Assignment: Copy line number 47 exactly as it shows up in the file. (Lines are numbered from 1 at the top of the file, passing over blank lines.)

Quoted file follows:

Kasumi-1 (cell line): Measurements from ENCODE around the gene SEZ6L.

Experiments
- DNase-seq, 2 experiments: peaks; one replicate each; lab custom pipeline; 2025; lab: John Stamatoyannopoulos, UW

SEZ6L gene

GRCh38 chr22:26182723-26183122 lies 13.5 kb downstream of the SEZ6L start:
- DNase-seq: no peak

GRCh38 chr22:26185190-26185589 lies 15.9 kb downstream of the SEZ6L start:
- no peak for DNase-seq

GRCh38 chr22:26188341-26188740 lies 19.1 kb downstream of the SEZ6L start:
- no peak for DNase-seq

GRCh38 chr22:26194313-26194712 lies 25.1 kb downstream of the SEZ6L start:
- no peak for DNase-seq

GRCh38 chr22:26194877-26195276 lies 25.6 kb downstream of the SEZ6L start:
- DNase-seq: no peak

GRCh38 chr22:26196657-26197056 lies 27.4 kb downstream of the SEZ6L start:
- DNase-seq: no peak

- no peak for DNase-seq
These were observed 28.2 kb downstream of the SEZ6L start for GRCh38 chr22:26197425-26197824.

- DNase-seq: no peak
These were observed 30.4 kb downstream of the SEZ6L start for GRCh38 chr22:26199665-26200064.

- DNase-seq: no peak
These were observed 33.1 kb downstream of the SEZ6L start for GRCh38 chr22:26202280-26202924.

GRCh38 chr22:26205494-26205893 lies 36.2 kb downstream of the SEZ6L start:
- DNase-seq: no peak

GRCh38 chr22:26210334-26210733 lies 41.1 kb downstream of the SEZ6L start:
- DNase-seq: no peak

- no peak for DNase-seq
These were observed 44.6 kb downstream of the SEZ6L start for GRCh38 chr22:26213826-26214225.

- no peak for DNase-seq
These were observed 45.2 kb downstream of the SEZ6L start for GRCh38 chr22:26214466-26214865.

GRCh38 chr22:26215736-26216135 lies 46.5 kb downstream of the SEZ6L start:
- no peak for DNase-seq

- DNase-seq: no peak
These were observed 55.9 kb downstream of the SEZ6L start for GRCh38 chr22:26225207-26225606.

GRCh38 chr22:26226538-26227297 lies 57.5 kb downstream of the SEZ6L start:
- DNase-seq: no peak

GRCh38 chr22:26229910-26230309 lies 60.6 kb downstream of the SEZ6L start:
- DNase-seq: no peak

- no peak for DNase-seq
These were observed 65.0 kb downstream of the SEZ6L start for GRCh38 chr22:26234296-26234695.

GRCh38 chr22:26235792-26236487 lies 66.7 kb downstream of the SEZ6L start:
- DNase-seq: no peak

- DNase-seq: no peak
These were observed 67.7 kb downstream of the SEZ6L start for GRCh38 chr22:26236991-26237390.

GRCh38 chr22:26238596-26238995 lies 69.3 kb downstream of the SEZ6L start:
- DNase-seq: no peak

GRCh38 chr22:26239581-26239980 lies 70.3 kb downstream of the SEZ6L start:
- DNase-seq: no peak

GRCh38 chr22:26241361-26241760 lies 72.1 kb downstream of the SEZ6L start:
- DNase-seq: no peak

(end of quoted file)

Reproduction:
GRCh38 chr22:26239581-26239980 lies 70.3 kb downstream of the SEZ6L start: